Samsung Electronics reported a fresh all-time sales high in the fourth quarter, boosted by two products with Google’s Android mobile OS on board.
The world’s largest maker of memory chips and LCD panels said sales rose 7 percent year on year to 41.87 trillion Korean won (US$37.57 billion) in the fourth quarter, beating its previous sales record of 40.23 trillion won, from the third quarter of last year.
Despite falling prices for LCD screens and DRAM, two of Samsung’s main products, the company’s net profit rose 13 percent year on year to 3.42 trillion won.
“Overall in the fourth quarter we saw difficult business conditions caused by a slowdown in IT spending caused by the economic slowdown,” said Robert Yi, vice president and head of Samsung’s investor relations team, in a conference call. A number of companies have said economic uncertainty in the fourth quarter hurt their earnings.
Android, the most potent rival to Apple’s iOS in smartphones and tablets, provided a needed lift to Samsung during the quarter, as the world’s second-largest handset vendor moved to expand market share.
Sales of Samsung’s Android-based tablet, the Galaxy Tab, hit 2 million units in the quarter, while the company’s Galaxy S smartphone was a star performer, the company said.
“[Currently] the market is quite inclined to Android OS and we are reacting quite aggressively with a huge range of products from very high-end to mid-tier smartphones. We are also coming up with a more varied lineup for Android,” said Lee Younghee, senior vice president of the company’s mobile communications business.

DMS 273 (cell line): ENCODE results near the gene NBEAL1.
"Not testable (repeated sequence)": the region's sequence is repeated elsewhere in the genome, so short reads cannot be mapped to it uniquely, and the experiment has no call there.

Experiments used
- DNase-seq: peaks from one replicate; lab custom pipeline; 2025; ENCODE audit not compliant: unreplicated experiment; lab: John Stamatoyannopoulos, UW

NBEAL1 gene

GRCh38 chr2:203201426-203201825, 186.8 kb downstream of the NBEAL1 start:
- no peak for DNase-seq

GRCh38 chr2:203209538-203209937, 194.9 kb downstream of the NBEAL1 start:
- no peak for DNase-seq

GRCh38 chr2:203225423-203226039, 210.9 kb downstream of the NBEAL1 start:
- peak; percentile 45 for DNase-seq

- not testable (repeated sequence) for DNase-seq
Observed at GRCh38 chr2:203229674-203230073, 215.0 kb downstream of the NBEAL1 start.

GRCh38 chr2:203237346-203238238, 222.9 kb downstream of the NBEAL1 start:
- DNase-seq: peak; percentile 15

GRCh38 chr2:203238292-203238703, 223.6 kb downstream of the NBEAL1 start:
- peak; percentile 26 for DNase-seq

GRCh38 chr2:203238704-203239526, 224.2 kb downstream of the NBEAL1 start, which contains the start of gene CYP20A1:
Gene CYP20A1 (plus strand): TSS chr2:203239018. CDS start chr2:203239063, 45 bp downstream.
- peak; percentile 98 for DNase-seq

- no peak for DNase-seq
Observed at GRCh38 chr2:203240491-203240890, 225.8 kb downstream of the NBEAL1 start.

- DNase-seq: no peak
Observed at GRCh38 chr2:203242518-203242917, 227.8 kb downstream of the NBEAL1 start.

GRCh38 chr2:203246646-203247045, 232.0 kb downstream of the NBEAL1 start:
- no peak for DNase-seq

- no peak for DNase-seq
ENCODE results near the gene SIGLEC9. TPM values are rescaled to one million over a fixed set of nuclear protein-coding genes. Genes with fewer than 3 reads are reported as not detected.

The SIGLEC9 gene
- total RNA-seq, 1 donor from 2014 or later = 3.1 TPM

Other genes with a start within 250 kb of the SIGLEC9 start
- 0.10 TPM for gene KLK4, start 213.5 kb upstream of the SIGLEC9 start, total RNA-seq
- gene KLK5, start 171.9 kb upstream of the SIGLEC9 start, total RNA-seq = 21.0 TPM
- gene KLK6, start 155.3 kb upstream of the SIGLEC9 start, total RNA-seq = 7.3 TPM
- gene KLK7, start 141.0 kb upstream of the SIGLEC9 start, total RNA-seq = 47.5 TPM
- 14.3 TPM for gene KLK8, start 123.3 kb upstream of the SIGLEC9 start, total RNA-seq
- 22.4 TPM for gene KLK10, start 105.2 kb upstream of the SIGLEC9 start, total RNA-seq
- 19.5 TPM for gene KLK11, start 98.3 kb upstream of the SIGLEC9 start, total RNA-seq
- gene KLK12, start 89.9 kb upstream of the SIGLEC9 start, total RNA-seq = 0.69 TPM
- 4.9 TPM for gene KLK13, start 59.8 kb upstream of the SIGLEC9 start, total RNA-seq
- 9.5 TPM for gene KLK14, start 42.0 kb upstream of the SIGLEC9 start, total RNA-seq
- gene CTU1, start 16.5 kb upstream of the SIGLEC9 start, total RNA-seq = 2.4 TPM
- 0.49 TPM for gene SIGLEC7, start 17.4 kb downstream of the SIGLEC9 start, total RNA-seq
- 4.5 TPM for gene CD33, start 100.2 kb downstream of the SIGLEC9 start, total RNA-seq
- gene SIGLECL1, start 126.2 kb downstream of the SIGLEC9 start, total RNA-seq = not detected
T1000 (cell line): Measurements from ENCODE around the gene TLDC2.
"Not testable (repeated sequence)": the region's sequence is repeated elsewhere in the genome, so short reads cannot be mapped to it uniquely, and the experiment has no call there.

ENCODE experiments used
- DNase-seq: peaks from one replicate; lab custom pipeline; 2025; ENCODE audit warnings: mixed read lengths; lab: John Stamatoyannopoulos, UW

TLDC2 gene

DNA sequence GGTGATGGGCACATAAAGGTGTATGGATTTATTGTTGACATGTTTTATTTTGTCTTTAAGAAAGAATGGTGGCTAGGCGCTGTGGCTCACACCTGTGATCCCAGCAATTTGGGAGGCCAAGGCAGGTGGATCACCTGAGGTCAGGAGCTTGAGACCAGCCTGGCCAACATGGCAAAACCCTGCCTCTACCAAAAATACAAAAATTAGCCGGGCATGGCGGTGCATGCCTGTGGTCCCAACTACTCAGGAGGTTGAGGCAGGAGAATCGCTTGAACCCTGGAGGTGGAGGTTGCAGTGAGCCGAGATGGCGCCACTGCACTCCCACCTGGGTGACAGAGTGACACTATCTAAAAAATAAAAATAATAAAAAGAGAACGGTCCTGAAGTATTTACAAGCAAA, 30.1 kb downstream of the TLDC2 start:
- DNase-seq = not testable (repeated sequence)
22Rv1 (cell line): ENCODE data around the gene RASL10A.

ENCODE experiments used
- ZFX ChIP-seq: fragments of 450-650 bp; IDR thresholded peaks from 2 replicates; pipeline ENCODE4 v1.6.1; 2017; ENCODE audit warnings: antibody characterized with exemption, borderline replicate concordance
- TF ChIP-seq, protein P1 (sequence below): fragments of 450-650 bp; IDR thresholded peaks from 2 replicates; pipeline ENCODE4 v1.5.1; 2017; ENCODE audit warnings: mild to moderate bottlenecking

Samsung sold 10 million Galaxy S smartphones last year, she said, and is readying a successor that will feature a dual-core processor and a Super AMOLED (active-matrix organic light-emitting diode) Plus display. Samsung also plans to unveil a range of devices to follow up the success of the Galaxy Tab.
Overall, Samsung sold 80.7 million mobile phones in the fourth quarter, raising its 2010 total to 280 million, up 23 percent over 2009.
Younghee cautioned that in the first quarter, “smartphone competition will become fiercer upon launch of new smartphones. At the same time we expect various new tablets to be launched in the market.”
The company has set a goal to sell 60 million smartphones this year, twice as many as 2010, she said. Samsung sells smartphones with a range of OSes, including Windows Phone 7 and its own Bada OS.
The electronics giant saw tough times in its component businesses.
Prices for LCD screens and memory chips, both DRAM and NAND flash, fell in the fourth quarter, Samsung executives said. The price declines in DRAM and NAND will continue in the first quarter, but LCD screen prices may have reached bottom, according to Lee Jungryul, senior vice president of Samsung’s LCD business. He expects LCD panel prices to start to tick up over the next few months.
Overall, Samsung expects component prices to remain weak in the first half of this year but to pick up in the second half of the year, notable words for people looking for PCs or flat-screen TVs, because weak component prices usually mean deals for end products.
Samsung is considered a technology industry bellwether because it is the world’s largest producer of several products, including flat-screen TVs, DRAM, NAND flash memory chips and LCD screens. It’s also the second-biggest mobile-phone vendor.
The company plans to spend 23 trillion won on new manufacturing equipment this year, up from capital spending of 21.6 trillion won last year, the company said in a statement. Samsung will invest 10.3 trillion won of the figure on semiconductors, down from 12.7 trillion won last year, and 4.1 trillion won in its LCD business, down from 4.6 trillion won last year.